Istarted with a design from Thingiverse.com and imported it into Tinkercad design software (which is free at Tinkercad.com). I then went to work making
drawers that fit what I wanted. My thought was to make a
box to contain all the parts for one design. Then, when I
want to build that design, I could just pull out the box and
go to work.
The first box I created held leaded devices like
resistors and capacitors, but it could just have easily held
strips of surface-mount components. The difference was it
took up way less space and I could print any arrangement
I wanted. Because the boxes were so small, I could glue
them together for even more customization. I had one
larger parts drawer that I purchased at Home Depot and
CHIPINO modules, but the size was far larger than I
needed. So, I decided to create custom drawers that could
hold everything from the circuit board all the way down to
the individual LEDs and 1/8 watt resistors. When I was
done, it saved an incredible amount of space.
The purple box shown in Figure 2 contained four
different drawer layouts. I was able to fit enough
PRACTICAL 3D PRINTING ■ BY CHUCK HELLEBUYCK
3D printers are the wave of the future — or so countless
articles, reviews, breathless news commentators, and, of
course, the machine’s manufacturers keep telling us. By
now, we've all seen a plethora of itty-bitty cubes, Yoda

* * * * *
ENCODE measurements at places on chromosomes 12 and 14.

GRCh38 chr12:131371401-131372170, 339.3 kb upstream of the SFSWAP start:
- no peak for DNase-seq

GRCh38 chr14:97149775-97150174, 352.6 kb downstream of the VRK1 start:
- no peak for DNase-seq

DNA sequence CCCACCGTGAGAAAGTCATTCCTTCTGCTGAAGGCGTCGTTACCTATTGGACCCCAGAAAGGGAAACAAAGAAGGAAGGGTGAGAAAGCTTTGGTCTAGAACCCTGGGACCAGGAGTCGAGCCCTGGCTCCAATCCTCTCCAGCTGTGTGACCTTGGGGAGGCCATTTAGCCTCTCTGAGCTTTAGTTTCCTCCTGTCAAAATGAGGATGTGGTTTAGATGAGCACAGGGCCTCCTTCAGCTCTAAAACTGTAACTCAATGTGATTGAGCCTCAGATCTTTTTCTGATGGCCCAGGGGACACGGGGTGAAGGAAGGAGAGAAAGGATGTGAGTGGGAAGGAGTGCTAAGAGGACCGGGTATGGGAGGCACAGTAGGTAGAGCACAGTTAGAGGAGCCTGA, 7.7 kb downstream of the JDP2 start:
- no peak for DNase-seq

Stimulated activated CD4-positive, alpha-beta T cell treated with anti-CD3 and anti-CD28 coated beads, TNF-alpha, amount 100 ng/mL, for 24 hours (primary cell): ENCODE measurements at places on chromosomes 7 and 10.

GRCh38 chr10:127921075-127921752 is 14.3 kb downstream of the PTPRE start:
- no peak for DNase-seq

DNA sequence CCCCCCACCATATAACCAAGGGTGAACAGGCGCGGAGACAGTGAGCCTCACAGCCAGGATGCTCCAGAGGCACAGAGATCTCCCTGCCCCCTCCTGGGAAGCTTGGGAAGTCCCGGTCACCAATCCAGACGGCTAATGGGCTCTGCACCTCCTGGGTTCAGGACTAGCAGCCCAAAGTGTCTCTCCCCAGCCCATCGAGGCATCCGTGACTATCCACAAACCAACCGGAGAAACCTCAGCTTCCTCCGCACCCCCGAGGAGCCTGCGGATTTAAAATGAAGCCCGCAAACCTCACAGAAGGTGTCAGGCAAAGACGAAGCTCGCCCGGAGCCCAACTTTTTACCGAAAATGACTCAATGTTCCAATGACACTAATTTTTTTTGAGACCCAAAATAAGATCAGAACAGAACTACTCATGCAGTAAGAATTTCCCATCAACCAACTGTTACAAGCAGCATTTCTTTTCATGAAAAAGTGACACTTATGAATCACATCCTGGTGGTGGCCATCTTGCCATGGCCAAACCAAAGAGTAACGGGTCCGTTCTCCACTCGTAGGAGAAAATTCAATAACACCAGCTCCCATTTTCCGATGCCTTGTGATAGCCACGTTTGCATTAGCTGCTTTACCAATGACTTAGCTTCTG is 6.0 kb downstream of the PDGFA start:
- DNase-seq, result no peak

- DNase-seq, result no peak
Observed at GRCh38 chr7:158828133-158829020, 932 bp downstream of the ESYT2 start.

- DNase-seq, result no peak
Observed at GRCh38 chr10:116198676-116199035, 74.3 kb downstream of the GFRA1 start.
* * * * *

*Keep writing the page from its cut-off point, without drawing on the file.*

heads, chess pieces, interlocking gears, and other
interesting but ultimately useless "things" created with
3D printers. Though many of these little demo pieces are
impressive by themselves, they never quite cross over
into the realm of *useful.* As we believe the "what is
3D printing" topic has been done to death, we thought it
was high time to bring you a useful series on how to
actually implement 3D printing. Specifically, working
with 3D printers and showing you how to use them for
practical projects on your workbench.
■ FIGURE 1.
■ FIGURE 2. Large drawer storage vs. small drawer storage.
I've found many uses for my da Vinci 3D printer, but
recently saw a design on Thingiverse.com that piqued
my interest. It was a small storage box with drawers
(refer to Figure 1). Since then, I've seen many different
storage boxes for electronics including pill boxes and
large plastic cases with drawers, but one thing was
always wrong with them. Either they didn't fit all the
parts I had or they required lots of inserts to make the
drawers fit the parts. Why couldn't someone just
design a box especially for electronic components?
With my 3D printer, I realized I could.
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